adytum

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English[edit]

Etymology[edit]

From Latin adytum, from Ancient Greek ἄδυτον (áduton, shrine), neuter substantive form of ἄδυτος (ádutos, not to be entered).

Noun[edit]

adytum (plural adytums or adyta)

  1. The innermost sanctuary or shrine in ancient temples, whence oracles were given.
  2. (by extension) A private chamber; a sanctum.

Translations[edit]

Part or all of this entry has been imported from the 1913 edition of Webster’s Dictionary, which is now free of copyright and hence in the public domain. The imported definitions may be significantly out of date, and any more recent senses may be completely missing.
(See the entry for adytum in
Webster’s Revised Unabridged Dictionary, G. & C. Merriam, 1913.)


Latin[edit]

Pronunciation[edit]

Etymology 1[edit]

From the Ancient Greek ἄδῠτον (áduton, innermost sanctuary”, “shrine), a substantivisation of the neuter forms of the adjective ἄδῠτος (ádutos, not to be entered).

Alternative forms[edit]

  • adytus (masculine fourth-declension collateral form)

Noun[edit]

adytum n (genitive adytī); second declension

  1. (literally) shrine, Holy of Holies (the innermost or most secret part of a temple or other sacred place; the sanctuary, which none but priests could enter, and from which oracles were delivered)
  2. (more generally) a secret place or chamber
  3. (transferred sense, of the dead) a grave, tomb, or mausoleum
    ab imīs adytīs
    from the innermost chambers [of a tomb]
  4. (figuratively) the inmost recesses
    ex adytō tamquam cordis respōnsa dēdere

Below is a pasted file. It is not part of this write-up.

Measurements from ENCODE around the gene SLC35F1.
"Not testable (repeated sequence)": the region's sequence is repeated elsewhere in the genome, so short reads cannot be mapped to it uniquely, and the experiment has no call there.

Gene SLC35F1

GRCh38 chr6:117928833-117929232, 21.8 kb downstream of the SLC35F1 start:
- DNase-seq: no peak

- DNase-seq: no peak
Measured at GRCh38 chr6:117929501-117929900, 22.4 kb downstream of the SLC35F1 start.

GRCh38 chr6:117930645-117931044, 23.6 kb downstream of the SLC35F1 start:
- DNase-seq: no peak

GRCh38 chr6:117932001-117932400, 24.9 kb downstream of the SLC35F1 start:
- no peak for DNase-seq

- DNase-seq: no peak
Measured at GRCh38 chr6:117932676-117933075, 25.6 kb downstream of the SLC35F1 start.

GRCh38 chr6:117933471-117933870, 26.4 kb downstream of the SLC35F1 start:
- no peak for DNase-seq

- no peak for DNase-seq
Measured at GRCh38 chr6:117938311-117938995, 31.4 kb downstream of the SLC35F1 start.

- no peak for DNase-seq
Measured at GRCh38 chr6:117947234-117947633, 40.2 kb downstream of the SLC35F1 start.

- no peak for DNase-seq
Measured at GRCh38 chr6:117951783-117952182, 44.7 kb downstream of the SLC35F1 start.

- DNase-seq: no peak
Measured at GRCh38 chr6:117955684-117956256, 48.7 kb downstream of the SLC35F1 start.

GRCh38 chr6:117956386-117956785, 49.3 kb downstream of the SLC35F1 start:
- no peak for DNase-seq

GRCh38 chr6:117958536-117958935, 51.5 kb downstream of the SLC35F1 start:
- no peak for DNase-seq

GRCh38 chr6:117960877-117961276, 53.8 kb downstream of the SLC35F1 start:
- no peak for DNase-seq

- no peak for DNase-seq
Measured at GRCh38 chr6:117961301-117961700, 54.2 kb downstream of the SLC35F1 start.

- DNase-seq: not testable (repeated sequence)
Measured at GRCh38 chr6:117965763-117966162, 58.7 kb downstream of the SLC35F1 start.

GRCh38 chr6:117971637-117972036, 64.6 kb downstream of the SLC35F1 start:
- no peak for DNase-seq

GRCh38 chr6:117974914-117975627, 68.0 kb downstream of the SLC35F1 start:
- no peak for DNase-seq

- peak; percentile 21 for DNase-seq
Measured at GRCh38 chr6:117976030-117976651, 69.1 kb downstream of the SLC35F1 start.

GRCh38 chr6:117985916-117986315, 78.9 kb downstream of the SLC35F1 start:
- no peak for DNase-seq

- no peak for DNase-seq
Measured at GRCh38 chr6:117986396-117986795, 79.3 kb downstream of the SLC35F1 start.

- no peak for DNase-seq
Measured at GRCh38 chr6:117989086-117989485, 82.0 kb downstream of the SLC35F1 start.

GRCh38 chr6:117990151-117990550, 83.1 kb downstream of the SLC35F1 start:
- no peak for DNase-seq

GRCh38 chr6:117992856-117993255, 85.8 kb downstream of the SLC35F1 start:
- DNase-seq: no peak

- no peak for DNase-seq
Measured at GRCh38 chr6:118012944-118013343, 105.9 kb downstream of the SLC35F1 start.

to yield answers as if from the inmost recesses of the soul
Declension[edit]

Second declension.

Case Singular Plural
nominative adytum adyta
genitive adytī adytōrum
dative adytō adytīs
accusative adytum adyta
ablative adytō adytīs
vocative adytum adyta
Synonyms[edit]
Descendants[edit]

References[edit]

  • ădytum in Charlton T. Lewis and Charles Short (1879) A Latin Dictionary, Oxford: Clarendon Press
  • adytum in Charlton T. Lewis (1891) An Elementary Latin Dictionary, New York: Harper & Brothers
  • du Cange, Charles (1883), “adytum”, in G. A. Louis Henschel, Pierre Carpentier, Léopold Favre, editors, Glossarium Mediæ et Infimæ Latinitatis (in Latin), Niort: L. Favre
  • ădy̆tum” on page 69/3 of Félix Gaffiot’s Dictionnaire Illustré Latin-Français, Hachette (1934)
  • adytum in Harry Thurston Peck, editor (1898) Harper's Dictionary of Classical Antiquities, New York: Harper & Brothers
  • adytum in William Smith et al., editor (1890) A Dictionary of Greek and Roman Antiquities, London: William Wayte. G. E. Marindin

Etymology 2[edit]

See adytus.

Noun[edit]

adytum m

  1. accusative singular of adytus